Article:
Florida’s Everglade’s National Park has faced an invasion from giant pythons that prey on nearly any animal, big and small. But according to park biologist Dave Hallac, the problems caused by the spread of pythons pale in comparison to the proliferation of exotic fish species in the Everglades.
Walking catfish, African jewelfish, and around fourteen other species have been found in the Everglade freshwater marshes. The catfish began invading the everglades long before pythons entered the scene, with reports beginning back in the ’60s.
”In some ways it’s a form of pollution,” said biologist Jeff Kline.
Scientists worry that the invasive tropical fish will compete for food with such native species as shellcrackers and mosquitofish, but some carnivorous fish could even begin preying on the natives.
”This is a problem that is 10 times worse than the python, but it’s all under water, so nobody knows about it,” said Dave Hallac..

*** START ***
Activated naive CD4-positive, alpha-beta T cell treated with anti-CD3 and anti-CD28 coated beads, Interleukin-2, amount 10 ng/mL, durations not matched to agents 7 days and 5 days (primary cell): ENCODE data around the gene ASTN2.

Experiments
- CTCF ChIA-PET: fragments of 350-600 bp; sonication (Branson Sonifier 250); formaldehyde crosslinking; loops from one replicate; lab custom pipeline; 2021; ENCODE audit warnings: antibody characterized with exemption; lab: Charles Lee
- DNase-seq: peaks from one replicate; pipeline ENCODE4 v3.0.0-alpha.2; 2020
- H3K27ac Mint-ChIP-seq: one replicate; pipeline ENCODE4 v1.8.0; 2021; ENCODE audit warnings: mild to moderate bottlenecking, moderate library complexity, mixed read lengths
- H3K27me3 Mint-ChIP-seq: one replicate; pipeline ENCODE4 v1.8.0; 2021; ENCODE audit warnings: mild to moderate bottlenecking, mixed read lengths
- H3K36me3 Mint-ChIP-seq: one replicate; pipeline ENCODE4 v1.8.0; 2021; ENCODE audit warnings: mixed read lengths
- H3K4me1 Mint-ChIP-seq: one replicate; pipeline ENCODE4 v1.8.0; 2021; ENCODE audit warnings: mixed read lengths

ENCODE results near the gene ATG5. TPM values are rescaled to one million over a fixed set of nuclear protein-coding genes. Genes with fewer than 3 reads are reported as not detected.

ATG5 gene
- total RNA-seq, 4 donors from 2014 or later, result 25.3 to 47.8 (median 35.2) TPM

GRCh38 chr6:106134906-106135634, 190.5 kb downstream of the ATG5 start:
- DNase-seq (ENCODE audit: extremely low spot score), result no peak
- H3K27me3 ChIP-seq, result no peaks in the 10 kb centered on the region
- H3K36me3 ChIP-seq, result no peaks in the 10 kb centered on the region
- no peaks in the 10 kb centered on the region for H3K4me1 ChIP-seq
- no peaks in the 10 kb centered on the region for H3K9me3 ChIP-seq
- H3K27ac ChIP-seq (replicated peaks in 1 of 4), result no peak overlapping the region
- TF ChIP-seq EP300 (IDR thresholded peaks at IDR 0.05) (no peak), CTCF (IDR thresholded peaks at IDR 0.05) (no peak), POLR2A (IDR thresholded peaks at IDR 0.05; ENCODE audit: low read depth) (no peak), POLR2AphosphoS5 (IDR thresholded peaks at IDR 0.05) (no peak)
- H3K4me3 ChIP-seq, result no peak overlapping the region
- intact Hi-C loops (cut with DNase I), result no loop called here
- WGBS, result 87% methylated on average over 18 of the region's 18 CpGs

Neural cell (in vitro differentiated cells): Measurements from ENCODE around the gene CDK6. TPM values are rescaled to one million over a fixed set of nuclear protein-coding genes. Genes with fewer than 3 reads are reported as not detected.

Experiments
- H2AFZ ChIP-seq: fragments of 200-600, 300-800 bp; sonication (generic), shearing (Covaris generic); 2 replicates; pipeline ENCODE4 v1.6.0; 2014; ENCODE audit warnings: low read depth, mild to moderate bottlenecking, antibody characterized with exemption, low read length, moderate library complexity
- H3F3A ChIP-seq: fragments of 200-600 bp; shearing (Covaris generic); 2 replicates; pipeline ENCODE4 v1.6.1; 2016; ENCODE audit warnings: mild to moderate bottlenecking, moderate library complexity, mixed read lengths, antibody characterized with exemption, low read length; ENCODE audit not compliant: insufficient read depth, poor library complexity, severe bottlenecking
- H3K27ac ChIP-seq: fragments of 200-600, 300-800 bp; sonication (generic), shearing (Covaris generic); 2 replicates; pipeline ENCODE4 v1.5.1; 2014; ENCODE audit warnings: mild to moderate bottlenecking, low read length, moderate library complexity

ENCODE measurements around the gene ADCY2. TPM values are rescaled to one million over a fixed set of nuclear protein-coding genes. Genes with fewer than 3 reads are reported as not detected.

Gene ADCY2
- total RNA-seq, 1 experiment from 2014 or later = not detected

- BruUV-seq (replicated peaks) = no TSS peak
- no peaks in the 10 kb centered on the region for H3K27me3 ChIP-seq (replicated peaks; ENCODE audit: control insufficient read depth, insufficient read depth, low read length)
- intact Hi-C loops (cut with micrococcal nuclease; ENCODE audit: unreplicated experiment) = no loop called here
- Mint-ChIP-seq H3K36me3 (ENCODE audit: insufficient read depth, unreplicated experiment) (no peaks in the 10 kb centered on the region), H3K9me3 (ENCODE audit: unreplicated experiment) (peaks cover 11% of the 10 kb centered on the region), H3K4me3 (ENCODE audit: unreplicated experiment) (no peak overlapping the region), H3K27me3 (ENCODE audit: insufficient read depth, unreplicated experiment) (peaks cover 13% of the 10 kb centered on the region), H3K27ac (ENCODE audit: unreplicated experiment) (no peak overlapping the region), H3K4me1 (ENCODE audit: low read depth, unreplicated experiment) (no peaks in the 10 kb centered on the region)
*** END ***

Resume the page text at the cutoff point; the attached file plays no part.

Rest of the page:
But not everyone agrees that it’s such a big problem. Florida Fish and Wildlife Conservation Commission director Paul Shafland said the fish will be innocuous 99.9% of the time, but that the .1% risk could still be potentially disastrous.
”They could create a serious problem somehow, somewhere,” said Shafland. “I believe the aquatic ecosystem is far more resilient and resistant to disturbance than probably people in the park do.”Photo Credit: heartajack on Flickr under Creative Commons license.